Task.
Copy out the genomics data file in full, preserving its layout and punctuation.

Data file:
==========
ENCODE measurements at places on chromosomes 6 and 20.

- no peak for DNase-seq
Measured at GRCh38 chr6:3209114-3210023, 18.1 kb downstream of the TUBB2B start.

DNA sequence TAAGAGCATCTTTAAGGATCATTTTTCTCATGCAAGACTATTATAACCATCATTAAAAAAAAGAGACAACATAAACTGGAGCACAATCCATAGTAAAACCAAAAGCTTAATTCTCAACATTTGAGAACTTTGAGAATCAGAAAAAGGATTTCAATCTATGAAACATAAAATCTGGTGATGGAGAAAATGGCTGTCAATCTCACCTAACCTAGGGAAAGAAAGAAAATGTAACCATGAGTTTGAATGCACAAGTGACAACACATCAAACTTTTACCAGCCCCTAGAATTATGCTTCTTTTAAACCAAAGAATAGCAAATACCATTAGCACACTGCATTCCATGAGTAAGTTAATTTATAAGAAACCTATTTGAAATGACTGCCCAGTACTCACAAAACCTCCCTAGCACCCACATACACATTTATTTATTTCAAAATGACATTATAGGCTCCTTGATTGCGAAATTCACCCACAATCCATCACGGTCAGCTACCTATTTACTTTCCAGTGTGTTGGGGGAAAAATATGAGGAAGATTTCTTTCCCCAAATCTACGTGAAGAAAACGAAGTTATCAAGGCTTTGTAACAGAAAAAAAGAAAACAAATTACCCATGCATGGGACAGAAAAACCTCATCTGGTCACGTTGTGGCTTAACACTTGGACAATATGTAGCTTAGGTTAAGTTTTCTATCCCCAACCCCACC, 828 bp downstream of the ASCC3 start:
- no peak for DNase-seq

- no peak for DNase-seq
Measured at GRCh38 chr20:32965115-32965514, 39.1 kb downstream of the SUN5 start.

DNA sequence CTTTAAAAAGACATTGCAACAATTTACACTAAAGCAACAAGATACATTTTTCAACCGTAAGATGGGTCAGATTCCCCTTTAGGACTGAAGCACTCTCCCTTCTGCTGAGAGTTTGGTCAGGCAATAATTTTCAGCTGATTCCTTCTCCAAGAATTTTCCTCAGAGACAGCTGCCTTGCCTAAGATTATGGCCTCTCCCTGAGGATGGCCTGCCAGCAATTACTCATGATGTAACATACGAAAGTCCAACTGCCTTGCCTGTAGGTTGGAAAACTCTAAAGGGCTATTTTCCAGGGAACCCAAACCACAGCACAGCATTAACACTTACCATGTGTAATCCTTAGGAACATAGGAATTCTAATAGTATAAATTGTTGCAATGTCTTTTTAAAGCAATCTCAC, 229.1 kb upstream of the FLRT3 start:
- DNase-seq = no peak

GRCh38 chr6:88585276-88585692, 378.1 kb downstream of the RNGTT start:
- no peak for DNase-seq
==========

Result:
ENCODE measurements at places on chromosomes 6 and 20.

- no peak for DNase-seq
Measured at GRCh38 chr6:3209114-3210023, 18.1 kb downstream of the TUBB2B start.

DNA sequence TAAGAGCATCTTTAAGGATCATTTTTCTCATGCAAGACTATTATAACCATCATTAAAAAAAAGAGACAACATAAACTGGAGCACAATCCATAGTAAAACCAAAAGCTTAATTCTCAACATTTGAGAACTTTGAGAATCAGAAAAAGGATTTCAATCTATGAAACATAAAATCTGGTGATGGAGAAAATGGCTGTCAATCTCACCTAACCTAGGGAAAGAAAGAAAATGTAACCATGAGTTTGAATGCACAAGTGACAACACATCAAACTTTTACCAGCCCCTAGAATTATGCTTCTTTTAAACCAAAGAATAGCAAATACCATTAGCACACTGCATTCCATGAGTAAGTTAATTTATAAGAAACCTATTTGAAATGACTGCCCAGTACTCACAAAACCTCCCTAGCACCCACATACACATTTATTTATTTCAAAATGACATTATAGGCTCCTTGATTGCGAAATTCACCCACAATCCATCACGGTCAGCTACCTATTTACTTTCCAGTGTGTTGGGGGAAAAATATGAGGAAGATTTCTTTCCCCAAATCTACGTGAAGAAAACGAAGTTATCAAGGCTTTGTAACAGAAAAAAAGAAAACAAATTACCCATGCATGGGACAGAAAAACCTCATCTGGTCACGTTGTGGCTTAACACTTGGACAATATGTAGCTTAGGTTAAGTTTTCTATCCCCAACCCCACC, 828 bp downstream of the ASCC3 start:
- no peak for DNase-seq

- no peak for DNase-seq
Measured at GRCh38 chr20:32965115-32965514, 39.1 kb downstream of the SUN5 start.

DNA sequence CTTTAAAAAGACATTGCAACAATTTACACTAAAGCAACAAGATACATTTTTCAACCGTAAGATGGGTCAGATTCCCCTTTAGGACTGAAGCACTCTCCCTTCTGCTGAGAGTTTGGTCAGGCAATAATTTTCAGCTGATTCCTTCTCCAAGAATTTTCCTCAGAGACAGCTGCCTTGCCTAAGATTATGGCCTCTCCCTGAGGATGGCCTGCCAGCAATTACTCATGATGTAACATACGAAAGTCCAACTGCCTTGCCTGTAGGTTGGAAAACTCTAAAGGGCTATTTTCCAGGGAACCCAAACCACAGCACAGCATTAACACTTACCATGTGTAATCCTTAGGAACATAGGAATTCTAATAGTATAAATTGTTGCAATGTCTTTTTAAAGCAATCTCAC, 229.1 kb upstream of the FLRT3 start:
- DNase-seq = no peak

GRCh38 chr6:88585276-88585692, 378.1 kb downstream of the RNGTT start:
- no peak for DNase-seq